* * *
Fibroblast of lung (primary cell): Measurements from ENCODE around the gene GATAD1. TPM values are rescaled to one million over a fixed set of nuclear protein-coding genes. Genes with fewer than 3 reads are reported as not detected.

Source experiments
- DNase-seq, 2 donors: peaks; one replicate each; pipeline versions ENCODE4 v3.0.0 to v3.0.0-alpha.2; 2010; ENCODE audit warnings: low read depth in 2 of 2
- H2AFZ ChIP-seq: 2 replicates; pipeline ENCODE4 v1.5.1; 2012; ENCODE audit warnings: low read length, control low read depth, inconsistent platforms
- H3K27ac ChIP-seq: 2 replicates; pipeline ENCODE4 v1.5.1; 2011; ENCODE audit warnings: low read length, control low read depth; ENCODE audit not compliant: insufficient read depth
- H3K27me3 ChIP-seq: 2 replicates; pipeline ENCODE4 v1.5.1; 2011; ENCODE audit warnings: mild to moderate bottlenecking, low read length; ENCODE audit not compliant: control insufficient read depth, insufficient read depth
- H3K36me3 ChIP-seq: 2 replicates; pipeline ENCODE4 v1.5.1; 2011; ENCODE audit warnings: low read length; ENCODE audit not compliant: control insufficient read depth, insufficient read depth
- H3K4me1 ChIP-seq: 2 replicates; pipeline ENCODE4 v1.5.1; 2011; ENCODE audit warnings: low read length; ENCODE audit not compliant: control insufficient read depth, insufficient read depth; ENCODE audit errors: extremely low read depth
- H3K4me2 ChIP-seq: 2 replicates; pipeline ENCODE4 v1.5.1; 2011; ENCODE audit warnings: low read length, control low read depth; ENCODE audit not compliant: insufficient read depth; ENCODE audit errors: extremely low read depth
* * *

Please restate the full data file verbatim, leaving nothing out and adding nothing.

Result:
Fibroblast of lung (primary cell): Measurements from ENCODE around the gene GATAD1. TPM values are rescaled to one million over a fixed set of nuclear protein-coding genes. Genes with fewer than 3 reads are reported as not detected.

Source experiments
- DNase-seq, 2 donors: peaks; one replicate each; pipeline versions ENCODE4 v3.0.0 to v3.0.0-alpha.2; 2010; ENCODE audit warnings: low read depth in 2 of 2
- H2AFZ ChIP-seq: 2 replicates; pipeline ENCODE4 v1.5.1; 2012; ENCODE audit warnings: low read length, control low read depth, inconsistent platforms
- H3K27ac ChIP-seq: 2 replicates; pipeline ENCODE4 v1.5.1; 2011; ENCODE audit warnings: low read length, control low read depth; ENCODE audit not compliant: insufficient read depth
- H3K27me3 ChIP-seq: 2 replicates; pipeline ENCODE4 v1.5.1; 2011; ENCODE audit warnings: mild to moderate bottlenecking, low read length; ENCODE audit not compliant: control insufficient read depth, insufficient read depth
- H3K36me3 ChIP-seq: 2 replicates; pipeline ENCODE4 v1.5.1; 2011; ENCODE audit warnings: low read length; ENCODE audit not compliant: control insufficient read depth, insufficient read depth
- H3K4me1 ChIP-seq: 2 replicates; pipeline ENCODE4 v1.5.1; 2011; ENCODE audit warnings: low read length; ENCODE audit not compliant: control insufficient read depth, insufficient read depth; ENCODE audit errors: extremely low read depth
- H3K4me2 ChIP-seq: 2 replicates; pipeline ENCODE4 v1.5.1; 2011; ENCODE audit warnings: low read length, control low read depth; ENCODE audit not compliant: insufficient read depth; ENCODE audit errors: extremely low read depth